Location: Bruntál, Czech Republic
Camp Commandant: SS-Hauptscharführer Paul Ulbort
Freudenthal was one of only 3 Auschwitz sub-camps in the former Czechoslovakia borders that also included the camps of Lichtewerden and Brünn. Freudenthal was situated in the Czech town of Bruntal approximately 160 kilometres from the main camp of Auschwitz, and did not fall to the Red Army until May 6th 1945. Around October 1944, Auschwitz archival records show the first mention of the camp through prisoner work details from Auschwitz III Monowitz, although an exact date of the establishment has not survived and therefore cannot be verified.
Around 300 Jewish women were selected from sector BIIc at Birkenau, mainly of Hungarian and Czech nationality and sent to the Emmerich Machold factory in Bruntál. Before the war, the textile factory made general clothing but saw an opportunity to customise their output to suit the need of the German military. The primary production of the factory eventually became dressing Wehrmacht uniforms.
The prisoners sent from Auschwitz would be mainly concerned with fruit processing labour for the creation of vitamin juices for soldiers stationed in Norway. This was confirmed by Rudolf Höss in his testimony during his trial in 1946. The fruit processing labour came about as the German company Freudenthaler Gentranke GmbH sub contracted prisoners for their own use in agreement with the SS Business Administrations office.
The factory was one of several in an industrial area adjacent to the Bruntál railway station. The building overlooked the main station as did the prisoners living quarters which were situated on the boundaries of the main road that ran parallel to the train line. Security fences were erected outside the factory and on the opposite side of the road. 21 guards including 3 female staff were appointed to look after the prisoners under the command of SS-Hauptscharführer Paul Ulbort who became chief of the guard detachment (part of the 8th Guard Company of Monowitz).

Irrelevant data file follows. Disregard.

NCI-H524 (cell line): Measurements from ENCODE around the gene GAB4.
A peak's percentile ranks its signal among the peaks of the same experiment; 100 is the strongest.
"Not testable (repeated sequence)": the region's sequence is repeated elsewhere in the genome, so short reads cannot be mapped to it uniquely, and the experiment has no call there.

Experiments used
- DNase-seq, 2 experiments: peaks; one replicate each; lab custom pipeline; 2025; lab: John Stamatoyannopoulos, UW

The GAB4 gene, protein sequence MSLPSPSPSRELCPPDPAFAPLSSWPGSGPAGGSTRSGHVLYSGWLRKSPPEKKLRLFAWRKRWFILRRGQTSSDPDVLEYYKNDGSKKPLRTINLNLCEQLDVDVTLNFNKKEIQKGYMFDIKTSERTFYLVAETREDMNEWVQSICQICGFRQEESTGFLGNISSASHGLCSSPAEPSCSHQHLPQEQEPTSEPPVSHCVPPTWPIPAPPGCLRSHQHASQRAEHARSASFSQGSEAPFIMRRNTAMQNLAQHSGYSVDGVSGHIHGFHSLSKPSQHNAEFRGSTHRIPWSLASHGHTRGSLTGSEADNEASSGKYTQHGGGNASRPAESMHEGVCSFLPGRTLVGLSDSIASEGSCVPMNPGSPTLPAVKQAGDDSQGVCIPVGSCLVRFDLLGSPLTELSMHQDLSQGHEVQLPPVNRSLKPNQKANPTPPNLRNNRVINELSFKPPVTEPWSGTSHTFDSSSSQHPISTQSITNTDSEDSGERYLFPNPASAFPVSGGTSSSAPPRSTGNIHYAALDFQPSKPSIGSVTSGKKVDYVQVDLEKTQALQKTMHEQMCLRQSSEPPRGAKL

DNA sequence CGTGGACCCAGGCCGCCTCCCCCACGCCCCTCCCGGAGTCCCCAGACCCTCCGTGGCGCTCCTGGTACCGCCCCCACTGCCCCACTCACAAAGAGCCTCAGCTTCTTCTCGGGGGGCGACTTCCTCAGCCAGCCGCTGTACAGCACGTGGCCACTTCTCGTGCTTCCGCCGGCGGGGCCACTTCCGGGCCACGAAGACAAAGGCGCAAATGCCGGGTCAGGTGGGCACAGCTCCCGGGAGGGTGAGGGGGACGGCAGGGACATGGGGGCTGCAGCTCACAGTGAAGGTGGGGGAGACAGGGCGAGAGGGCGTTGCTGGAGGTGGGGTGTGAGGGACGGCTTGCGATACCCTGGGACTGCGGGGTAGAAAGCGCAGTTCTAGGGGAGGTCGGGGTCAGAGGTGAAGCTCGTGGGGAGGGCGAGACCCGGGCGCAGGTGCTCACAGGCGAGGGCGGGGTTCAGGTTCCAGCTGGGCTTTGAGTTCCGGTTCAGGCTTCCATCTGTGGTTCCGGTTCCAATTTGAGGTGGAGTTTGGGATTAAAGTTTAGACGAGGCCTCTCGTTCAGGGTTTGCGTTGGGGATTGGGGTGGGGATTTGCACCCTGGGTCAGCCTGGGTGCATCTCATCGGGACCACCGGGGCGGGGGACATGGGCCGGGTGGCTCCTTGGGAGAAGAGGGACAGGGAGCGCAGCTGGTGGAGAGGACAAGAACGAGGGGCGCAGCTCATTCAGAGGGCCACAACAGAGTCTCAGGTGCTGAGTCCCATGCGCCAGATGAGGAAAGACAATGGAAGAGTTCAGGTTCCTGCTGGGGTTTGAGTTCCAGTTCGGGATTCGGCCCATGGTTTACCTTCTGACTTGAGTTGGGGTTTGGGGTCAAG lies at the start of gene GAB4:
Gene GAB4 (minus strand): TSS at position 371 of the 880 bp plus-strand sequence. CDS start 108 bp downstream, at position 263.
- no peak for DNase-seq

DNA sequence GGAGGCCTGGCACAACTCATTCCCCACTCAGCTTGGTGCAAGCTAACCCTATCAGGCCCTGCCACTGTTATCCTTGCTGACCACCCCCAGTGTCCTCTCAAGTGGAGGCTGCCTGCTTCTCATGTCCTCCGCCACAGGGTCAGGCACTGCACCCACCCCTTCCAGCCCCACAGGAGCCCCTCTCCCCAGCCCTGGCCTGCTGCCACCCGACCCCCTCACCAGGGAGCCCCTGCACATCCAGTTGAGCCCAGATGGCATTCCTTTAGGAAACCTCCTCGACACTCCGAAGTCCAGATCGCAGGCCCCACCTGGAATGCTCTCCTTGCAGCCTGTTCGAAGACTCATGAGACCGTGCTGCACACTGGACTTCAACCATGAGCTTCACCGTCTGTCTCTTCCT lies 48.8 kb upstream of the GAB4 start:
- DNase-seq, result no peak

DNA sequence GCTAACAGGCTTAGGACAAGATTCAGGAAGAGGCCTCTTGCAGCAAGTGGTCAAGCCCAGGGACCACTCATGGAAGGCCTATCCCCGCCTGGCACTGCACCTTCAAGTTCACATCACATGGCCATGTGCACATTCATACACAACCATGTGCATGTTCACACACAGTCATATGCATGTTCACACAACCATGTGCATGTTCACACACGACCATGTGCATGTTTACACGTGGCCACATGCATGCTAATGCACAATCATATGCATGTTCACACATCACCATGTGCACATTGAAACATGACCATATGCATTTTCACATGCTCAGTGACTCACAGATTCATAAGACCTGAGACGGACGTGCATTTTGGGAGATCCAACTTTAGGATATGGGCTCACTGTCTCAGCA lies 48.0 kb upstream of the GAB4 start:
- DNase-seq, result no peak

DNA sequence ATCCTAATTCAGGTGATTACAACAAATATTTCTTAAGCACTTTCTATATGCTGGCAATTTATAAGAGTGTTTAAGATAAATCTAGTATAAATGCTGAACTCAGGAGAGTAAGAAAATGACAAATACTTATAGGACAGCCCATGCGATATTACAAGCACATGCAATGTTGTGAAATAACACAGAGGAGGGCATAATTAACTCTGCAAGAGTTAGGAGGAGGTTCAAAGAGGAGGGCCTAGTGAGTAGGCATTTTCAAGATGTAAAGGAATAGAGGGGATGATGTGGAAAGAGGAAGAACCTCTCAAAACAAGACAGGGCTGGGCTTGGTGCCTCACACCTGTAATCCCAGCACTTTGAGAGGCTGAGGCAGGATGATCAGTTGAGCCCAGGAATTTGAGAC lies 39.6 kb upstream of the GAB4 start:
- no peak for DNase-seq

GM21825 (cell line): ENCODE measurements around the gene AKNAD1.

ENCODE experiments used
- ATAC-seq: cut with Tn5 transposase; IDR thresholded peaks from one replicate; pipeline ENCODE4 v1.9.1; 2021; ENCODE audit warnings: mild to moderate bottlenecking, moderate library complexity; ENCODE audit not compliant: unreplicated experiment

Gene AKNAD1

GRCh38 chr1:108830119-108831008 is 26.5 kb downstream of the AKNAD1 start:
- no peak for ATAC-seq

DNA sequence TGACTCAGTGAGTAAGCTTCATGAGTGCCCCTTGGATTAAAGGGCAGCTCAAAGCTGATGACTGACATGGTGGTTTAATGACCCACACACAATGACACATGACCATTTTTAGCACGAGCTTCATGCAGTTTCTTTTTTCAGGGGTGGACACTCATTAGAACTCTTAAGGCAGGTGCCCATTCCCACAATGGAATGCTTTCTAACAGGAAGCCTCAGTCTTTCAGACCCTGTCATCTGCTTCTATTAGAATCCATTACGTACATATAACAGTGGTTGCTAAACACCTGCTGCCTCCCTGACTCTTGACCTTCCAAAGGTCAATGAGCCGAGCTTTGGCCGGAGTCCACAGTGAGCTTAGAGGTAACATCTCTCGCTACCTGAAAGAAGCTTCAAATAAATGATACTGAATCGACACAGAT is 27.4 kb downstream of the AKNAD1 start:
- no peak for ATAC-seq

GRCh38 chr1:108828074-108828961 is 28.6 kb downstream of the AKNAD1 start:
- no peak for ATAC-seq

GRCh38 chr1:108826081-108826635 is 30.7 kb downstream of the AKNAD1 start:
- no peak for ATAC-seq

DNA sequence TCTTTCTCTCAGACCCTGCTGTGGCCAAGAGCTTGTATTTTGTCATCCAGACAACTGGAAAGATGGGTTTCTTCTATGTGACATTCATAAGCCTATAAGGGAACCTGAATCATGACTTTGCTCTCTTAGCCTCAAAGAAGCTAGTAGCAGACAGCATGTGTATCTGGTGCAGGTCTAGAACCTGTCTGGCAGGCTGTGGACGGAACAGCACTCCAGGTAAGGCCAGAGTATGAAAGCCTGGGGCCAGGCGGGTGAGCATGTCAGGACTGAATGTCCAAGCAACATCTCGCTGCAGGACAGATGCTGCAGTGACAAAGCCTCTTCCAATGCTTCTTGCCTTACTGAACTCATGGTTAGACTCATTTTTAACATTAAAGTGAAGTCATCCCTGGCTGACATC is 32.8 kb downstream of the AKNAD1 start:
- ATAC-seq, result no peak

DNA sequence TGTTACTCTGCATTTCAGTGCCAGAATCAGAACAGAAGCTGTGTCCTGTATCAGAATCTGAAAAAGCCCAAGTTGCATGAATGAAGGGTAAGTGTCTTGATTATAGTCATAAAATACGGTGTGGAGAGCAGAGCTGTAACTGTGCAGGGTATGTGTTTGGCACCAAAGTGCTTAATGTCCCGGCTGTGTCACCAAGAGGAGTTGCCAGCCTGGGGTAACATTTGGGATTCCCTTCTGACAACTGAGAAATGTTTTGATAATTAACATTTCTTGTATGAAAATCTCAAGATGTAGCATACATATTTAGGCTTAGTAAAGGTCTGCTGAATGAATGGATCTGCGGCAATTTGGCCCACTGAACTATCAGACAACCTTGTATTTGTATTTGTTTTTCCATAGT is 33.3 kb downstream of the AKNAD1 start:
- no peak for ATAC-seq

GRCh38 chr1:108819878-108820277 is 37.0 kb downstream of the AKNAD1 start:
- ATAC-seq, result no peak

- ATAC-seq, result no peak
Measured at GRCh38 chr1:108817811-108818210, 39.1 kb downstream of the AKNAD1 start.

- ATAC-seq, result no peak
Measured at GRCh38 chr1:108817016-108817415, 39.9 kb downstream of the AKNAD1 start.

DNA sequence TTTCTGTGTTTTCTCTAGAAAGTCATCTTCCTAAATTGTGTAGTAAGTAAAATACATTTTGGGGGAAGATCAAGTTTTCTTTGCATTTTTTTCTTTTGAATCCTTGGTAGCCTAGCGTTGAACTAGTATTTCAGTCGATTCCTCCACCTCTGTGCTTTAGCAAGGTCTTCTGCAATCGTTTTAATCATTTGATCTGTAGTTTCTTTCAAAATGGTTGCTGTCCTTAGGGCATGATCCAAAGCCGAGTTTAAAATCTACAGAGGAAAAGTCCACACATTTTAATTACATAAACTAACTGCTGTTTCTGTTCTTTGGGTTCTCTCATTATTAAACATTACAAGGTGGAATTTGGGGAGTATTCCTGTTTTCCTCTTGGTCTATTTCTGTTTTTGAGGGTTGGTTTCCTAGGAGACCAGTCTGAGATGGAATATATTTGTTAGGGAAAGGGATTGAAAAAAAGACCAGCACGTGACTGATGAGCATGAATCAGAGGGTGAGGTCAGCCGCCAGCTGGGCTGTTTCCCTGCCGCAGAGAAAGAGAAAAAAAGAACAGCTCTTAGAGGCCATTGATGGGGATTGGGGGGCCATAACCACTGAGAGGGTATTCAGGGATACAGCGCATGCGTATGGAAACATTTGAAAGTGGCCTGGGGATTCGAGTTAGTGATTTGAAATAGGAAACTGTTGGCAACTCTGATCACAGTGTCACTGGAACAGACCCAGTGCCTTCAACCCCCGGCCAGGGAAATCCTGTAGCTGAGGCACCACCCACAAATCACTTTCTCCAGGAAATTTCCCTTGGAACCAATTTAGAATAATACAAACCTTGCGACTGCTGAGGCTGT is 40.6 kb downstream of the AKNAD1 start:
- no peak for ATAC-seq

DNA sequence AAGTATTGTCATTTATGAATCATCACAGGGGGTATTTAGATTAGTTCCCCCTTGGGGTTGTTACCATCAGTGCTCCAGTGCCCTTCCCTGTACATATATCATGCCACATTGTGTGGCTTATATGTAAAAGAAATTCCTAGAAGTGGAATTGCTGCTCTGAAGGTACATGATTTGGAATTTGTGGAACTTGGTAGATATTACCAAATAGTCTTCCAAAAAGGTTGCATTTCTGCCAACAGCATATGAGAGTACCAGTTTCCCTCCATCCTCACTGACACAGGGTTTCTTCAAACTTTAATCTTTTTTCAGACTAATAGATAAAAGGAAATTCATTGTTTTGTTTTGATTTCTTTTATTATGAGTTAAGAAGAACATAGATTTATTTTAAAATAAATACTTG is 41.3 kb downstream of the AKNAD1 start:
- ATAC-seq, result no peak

Erna Bodem was one of the female guards who was the only known person to be sentenced after the war from the camp. She received a 4 years prison sentence for her crimes, and was known to be brutal with her treatment of prisoners using her whip quite frequently. This was something she had picked up whilst at Birkenau before her transfer to Freudenthal. Older guards who had retired from active service mainly due to injury would escort the prisoners to work and to other areas where they were required to perform manual labour such as demolishing buildings and levelling the ground. The ground levelling mostly took place over the winter time which contributed to the increase of sick prisoners who had to work in only their thin camp pyjamas in the cold winter weather.
The food rations were similar to other sub-camps with coffee and soup twice daily and although the work was not as strenuous as other camps (relatively speaking), the weekly sick figures for those unable to work rose from around 5 to 35 from October to December mainly due to starvation.
The SS ensured the prisoner population remained constant for the duration of the camps existence and despite the extra duties and sub contracting between companies, there was never an increase of prisoners.
A few days before the liberation by the Red Army, the SS left the camp and burned down the Emmerich Machold factory destroying many of the records.
Information about sources we used while researching the sub-camp you can find here.